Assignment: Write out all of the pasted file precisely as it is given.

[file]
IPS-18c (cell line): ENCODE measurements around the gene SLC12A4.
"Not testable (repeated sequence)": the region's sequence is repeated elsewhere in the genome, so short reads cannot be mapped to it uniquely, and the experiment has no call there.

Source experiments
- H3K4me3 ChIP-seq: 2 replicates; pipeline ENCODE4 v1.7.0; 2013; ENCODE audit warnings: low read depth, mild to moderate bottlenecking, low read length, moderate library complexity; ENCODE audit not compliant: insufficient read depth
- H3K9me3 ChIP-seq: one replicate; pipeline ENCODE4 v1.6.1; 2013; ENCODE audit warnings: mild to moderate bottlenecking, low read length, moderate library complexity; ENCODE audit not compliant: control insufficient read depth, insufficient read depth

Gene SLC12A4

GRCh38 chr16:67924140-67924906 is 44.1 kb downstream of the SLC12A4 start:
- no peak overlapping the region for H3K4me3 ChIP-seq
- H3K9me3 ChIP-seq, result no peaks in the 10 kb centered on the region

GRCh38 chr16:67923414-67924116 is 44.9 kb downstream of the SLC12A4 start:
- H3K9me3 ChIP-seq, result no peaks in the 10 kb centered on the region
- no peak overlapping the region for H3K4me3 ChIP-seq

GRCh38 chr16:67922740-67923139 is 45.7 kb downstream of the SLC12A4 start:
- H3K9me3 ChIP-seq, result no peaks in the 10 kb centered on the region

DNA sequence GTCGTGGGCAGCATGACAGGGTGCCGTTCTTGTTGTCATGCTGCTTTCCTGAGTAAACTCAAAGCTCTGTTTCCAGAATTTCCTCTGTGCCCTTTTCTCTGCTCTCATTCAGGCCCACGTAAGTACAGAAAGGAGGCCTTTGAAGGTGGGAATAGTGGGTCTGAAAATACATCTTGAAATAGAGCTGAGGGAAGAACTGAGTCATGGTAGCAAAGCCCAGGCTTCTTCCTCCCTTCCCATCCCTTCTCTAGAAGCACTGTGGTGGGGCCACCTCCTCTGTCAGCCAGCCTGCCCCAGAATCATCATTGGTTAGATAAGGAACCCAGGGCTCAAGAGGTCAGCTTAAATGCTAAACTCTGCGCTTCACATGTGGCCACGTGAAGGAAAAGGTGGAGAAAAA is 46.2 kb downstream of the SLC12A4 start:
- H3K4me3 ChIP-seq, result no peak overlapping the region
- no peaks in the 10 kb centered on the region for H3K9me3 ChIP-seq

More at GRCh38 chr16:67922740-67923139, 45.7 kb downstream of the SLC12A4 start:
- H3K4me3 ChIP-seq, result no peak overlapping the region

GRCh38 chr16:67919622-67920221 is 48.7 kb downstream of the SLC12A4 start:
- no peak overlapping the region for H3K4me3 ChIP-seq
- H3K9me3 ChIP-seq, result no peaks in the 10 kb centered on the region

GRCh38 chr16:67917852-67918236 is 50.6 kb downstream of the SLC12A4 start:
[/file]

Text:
IPS-18c (cell line): ENCODE measurements around the gene SLC12A4.
"Not testable (repeated sequence)": the region's sequence is repeated elsewhere in the genome, so short reads cannot be mapped to it uniquely, and the experiment has no call there.

Source experiments
- H3K4me3 ChIP-seq: 2 replicates; pipeline ENCODE4 v1.7.0; 2013; ENCODE audit warnings: low read depth, mild to moderate bottlenecking, low read length, moderate library complexity; ENCODE audit not compliant: insufficient read depth
- H3K9me3 ChIP-seq: one replicate; pipeline ENCODE4 v1.6.1; 2013; ENCODE audit warnings: mild to moderate bottlenecking, low read length, moderate library complexity; ENCODE audit not compliant: control insufficient read depth, insufficient read depth

Gene SLC12A4

GRCh38 chr16:67924140-67924906 is 44.1 kb downstream of the SLC12A4 start:
- no peak overlapping the region for H3K4me3 ChIP-seq
- H3K9me3 ChIP-seq, result no peaks in the 10 kb centered on the region

GRCh38 chr16:67923414-67924116 is 44.9 kb downstream of the SLC12A4 start:
- H3K9me3 ChIP-seq, result no peaks in the 10 kb centered on the region
- no peak overlapping the region for H3K4me3 ChIP-seq

GRCh38 chr16:67922740-67923139 is 45.7 kb downstream of the SLC12A4 start:
- H3K9me3 ChIP-seq, result no peaks in the 10 kb centered on the region

DNA sequence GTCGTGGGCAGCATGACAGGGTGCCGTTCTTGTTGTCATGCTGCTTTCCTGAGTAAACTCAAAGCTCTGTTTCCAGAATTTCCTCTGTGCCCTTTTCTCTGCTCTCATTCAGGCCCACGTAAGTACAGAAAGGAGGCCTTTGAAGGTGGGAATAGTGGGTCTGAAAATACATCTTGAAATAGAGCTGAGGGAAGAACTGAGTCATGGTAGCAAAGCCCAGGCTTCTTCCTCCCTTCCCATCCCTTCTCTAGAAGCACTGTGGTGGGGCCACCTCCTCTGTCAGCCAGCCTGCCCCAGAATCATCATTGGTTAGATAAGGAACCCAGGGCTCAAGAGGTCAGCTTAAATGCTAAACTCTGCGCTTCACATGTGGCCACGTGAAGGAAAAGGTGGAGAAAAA is 46.2 kb downstream of the SLC12A4 start:
- H3K4me3 ChIP-seq, result no peak overlapping the region
- no peaks in the 10 kb centered on the region for H3K9me3 ChIP-seq

More at GRCh38 chr16:67922740-67923139, 45.7 kb downstream of the SLC12A4 start:
- H3K4me3 ChIP-seq, result no peak overlapping the region

GRCh38 chr16:67919622-67920221 is 48.7 kb downstream of the SLC12A4 start:
- no peak overlapping the region for H3K4me3 ChIP-seq
- H3K9me3 ChIP-seq, result no peaks in the 10 kb centered on the region

GRCh38 chr16:67917852-67918236 is 50.6 kb downstream of the SLC12A4 start: